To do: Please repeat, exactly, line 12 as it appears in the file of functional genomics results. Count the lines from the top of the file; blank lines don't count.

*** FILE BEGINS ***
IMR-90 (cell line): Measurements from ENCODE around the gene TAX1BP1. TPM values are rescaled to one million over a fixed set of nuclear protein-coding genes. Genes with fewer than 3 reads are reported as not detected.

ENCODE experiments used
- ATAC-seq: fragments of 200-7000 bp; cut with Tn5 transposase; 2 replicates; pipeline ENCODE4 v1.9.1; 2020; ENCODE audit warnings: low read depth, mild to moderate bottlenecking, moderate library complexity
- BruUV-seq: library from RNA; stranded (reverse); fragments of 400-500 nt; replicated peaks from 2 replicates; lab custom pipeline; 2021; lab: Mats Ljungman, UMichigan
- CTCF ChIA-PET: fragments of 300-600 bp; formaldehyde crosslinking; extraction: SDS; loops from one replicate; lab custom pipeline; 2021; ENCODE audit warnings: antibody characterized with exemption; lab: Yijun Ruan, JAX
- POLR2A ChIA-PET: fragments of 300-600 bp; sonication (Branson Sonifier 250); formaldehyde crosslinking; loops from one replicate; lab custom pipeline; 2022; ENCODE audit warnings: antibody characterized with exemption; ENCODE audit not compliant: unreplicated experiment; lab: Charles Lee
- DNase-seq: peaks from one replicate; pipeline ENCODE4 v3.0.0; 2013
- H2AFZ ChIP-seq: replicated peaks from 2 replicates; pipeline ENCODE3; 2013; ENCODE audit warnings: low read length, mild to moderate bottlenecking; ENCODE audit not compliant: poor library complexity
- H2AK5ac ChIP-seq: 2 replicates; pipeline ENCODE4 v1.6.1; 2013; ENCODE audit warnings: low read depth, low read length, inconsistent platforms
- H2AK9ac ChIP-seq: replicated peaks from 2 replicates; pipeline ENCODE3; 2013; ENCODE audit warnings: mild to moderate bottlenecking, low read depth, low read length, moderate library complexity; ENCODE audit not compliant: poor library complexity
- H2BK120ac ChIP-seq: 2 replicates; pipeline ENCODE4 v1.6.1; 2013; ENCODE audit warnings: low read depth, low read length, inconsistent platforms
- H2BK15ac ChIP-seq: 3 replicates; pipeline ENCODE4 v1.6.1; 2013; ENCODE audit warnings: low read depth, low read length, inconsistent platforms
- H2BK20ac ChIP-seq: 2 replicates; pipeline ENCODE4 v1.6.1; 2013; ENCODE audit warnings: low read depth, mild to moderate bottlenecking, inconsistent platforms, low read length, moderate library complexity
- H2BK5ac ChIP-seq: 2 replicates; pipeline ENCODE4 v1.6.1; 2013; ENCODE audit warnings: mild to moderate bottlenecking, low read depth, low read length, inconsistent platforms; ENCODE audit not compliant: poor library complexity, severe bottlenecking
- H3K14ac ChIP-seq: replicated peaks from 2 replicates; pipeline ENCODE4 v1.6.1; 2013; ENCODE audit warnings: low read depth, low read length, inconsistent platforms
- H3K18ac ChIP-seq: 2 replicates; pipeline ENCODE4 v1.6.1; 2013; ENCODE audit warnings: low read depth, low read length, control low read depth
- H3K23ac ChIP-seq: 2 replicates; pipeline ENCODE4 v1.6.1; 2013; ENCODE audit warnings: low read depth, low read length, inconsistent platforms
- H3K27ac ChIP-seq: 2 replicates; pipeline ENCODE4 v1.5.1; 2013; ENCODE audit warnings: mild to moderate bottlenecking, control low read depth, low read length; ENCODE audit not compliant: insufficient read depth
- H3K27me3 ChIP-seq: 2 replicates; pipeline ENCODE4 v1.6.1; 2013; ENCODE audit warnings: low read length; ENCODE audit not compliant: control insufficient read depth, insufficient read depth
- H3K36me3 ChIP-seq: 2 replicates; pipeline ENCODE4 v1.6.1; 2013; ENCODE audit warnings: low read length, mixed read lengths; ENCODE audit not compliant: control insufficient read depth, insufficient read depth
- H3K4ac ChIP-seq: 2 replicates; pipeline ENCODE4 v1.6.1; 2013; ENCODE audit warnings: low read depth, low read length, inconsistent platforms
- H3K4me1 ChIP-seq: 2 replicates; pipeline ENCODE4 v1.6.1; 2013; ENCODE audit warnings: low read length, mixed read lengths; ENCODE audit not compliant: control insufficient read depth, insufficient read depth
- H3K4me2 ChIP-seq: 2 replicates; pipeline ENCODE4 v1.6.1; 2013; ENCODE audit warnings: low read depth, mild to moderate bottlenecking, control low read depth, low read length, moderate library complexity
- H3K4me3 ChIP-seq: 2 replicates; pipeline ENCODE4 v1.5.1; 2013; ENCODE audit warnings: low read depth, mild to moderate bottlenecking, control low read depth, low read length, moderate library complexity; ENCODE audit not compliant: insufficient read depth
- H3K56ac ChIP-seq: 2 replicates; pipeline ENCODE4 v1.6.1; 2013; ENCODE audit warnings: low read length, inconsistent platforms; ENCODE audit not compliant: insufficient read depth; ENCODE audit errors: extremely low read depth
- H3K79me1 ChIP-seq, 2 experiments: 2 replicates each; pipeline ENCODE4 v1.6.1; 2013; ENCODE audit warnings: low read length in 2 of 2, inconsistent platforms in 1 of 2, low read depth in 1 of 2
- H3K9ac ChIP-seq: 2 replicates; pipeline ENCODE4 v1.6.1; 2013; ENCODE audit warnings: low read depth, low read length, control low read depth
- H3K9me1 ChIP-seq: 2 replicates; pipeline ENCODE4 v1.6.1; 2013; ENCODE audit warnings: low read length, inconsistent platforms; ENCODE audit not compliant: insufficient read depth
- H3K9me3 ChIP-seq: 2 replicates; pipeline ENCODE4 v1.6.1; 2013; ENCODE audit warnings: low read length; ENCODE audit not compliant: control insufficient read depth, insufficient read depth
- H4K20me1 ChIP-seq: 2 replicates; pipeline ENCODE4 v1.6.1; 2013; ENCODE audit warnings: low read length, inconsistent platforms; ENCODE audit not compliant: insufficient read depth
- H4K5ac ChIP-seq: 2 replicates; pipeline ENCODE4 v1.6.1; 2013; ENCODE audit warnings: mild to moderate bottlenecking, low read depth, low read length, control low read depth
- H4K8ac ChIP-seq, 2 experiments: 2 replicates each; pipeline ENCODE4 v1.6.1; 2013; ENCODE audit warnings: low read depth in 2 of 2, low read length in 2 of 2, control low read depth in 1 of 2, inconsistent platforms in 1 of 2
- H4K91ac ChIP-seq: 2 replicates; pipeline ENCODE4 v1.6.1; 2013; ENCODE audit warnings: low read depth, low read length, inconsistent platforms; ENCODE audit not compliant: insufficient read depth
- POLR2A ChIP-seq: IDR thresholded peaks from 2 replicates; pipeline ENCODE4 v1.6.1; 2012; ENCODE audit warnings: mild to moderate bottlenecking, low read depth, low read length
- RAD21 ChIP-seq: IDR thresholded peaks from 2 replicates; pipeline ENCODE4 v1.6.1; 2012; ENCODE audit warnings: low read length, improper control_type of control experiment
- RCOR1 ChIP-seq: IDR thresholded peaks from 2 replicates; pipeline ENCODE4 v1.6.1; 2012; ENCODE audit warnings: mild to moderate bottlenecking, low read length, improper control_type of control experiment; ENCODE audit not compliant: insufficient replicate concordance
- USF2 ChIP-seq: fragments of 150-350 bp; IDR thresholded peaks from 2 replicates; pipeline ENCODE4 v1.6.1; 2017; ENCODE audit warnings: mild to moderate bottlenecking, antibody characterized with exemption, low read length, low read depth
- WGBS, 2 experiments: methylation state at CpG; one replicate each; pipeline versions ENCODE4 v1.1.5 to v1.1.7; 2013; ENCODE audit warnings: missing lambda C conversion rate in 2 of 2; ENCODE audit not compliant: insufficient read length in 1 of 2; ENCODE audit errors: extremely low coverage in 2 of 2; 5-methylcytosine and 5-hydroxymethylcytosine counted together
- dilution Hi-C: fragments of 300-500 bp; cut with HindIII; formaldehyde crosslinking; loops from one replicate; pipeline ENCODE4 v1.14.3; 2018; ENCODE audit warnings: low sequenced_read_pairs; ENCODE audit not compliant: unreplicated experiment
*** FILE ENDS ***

- H2BK15ac ChIP-seq: 3 replicates; pipeline ENCODE4 v1.6.1; 2013; ENCODE audit warnings: low read depth, low read length, inconsistent platforms